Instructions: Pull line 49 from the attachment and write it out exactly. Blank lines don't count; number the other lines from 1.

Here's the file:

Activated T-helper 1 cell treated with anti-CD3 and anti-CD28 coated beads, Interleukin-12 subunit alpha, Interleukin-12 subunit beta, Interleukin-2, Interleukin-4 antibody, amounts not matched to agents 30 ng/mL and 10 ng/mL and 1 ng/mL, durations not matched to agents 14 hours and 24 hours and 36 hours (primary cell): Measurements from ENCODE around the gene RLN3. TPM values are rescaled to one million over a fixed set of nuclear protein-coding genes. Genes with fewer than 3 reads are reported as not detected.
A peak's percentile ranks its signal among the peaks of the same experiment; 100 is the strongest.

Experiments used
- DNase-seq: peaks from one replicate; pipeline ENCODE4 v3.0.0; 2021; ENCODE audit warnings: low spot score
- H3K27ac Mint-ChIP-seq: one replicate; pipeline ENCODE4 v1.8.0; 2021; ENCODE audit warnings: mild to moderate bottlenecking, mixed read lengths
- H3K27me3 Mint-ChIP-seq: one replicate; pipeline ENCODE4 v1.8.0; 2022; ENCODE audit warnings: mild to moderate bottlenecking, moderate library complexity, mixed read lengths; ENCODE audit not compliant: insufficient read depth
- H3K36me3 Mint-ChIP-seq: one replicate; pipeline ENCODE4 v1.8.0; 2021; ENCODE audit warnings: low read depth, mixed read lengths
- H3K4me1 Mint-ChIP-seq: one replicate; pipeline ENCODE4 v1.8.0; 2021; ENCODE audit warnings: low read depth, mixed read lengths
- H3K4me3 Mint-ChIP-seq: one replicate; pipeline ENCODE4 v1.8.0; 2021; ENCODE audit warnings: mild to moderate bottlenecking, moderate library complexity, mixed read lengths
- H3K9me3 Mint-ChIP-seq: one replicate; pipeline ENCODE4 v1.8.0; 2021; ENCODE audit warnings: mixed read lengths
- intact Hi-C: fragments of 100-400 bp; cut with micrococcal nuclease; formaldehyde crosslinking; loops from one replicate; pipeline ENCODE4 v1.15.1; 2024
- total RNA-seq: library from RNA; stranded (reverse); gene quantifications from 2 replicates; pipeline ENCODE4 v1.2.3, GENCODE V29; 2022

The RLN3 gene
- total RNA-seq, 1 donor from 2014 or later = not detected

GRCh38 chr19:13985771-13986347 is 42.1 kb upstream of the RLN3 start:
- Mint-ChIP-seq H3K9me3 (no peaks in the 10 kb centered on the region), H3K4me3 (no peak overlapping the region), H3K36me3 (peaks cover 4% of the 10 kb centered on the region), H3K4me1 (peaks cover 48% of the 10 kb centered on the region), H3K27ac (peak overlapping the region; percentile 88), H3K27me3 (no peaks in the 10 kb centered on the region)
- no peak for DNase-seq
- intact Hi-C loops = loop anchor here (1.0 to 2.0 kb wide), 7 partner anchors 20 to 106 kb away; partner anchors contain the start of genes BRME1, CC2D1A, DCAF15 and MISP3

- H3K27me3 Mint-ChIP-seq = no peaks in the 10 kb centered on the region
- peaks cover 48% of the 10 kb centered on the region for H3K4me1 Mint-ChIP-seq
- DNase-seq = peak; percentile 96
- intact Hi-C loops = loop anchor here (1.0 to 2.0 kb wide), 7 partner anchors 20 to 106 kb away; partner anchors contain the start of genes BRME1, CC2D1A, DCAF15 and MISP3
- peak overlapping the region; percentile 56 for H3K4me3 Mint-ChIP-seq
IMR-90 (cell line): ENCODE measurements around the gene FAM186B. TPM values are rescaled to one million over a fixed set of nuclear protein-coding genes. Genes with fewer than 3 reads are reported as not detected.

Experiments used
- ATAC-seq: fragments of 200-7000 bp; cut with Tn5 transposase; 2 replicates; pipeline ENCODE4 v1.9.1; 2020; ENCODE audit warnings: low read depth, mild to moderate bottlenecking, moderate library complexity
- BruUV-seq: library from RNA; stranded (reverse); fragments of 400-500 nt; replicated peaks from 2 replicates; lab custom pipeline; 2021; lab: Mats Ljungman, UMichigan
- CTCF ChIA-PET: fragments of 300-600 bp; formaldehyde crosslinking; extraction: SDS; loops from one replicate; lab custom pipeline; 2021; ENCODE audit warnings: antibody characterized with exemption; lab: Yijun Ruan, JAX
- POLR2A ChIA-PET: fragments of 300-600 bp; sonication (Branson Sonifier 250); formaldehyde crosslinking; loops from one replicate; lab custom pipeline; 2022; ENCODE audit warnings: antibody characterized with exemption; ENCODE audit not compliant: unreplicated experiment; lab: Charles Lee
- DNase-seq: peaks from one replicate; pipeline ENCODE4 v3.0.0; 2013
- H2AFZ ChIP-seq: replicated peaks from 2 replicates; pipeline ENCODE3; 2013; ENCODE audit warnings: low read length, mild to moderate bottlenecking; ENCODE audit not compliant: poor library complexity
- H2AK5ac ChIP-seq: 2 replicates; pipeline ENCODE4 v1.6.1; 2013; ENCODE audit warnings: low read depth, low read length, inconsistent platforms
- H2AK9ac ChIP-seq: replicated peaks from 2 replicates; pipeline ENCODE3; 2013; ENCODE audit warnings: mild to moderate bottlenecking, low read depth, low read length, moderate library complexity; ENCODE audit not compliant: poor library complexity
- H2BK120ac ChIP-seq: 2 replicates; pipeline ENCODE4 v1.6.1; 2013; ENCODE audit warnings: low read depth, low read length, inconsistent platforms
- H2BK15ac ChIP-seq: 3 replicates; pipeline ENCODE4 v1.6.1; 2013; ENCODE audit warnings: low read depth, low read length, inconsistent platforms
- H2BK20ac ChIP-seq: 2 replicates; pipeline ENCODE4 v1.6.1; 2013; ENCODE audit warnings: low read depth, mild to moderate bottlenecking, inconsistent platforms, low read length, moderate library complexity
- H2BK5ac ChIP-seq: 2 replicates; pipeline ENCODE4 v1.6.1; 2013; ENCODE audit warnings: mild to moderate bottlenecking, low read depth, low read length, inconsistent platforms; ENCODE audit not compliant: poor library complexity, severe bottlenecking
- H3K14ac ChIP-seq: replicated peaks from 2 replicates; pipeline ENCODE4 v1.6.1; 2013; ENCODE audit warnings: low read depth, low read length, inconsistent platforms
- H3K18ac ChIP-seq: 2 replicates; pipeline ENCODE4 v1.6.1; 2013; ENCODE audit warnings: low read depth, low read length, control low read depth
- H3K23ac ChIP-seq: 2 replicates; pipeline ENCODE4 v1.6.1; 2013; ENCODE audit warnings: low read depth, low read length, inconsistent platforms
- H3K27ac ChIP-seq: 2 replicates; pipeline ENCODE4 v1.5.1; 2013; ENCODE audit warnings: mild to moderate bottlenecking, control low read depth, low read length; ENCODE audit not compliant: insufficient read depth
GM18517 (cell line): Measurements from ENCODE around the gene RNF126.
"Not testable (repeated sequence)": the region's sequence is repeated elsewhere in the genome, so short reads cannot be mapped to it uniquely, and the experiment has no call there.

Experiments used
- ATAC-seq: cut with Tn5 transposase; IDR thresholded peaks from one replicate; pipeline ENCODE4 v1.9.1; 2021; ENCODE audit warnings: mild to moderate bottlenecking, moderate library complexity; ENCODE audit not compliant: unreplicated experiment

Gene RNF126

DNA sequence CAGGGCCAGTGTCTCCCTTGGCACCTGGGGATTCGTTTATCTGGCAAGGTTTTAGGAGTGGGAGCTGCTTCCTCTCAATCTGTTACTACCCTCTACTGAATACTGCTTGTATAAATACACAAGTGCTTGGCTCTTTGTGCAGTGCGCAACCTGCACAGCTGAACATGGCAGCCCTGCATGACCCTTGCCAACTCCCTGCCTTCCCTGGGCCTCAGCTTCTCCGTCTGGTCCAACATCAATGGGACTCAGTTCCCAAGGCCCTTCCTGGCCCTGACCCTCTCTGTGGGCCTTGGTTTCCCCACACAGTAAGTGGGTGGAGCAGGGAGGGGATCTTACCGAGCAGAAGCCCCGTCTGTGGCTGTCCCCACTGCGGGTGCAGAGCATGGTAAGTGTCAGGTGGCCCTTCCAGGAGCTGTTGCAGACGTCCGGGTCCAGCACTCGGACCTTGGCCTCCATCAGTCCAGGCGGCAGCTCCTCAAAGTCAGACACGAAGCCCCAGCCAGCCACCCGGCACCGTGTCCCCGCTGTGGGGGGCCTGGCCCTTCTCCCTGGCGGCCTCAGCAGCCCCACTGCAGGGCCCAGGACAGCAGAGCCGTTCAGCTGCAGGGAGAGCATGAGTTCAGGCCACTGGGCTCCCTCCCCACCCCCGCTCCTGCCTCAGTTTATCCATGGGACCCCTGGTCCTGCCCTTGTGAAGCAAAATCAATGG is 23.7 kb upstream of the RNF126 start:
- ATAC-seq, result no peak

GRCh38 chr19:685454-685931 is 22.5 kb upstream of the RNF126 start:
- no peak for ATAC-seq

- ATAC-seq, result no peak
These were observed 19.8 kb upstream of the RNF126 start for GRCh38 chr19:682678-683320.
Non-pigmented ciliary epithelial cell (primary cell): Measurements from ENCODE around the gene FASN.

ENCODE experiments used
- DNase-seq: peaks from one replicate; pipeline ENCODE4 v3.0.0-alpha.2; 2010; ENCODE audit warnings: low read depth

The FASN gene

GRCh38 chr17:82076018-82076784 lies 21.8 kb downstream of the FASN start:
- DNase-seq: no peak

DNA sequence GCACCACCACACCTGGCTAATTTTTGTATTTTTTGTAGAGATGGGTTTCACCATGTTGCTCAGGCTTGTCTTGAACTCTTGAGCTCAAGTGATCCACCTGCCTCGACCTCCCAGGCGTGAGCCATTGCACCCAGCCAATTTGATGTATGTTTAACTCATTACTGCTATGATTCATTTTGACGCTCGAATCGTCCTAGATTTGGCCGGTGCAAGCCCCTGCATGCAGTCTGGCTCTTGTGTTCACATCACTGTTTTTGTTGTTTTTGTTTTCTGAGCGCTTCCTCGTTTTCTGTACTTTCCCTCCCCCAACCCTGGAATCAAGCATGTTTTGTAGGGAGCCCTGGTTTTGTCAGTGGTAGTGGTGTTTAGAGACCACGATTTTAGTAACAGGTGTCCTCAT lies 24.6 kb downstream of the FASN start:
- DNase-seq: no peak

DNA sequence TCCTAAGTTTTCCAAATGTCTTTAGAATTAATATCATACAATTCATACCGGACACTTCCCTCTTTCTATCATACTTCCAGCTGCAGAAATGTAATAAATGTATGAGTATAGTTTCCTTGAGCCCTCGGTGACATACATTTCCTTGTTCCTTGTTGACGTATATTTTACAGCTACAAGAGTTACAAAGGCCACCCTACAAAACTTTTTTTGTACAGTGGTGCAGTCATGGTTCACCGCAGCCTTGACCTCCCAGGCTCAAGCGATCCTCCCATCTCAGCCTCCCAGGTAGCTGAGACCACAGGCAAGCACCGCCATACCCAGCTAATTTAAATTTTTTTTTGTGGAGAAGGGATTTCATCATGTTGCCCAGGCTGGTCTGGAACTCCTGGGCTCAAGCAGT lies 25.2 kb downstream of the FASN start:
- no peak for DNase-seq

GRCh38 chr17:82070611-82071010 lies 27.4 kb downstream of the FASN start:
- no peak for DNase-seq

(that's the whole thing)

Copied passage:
GRCh38 chr19:685454-685931 is 22.5 kb upstream of the RNF126 start: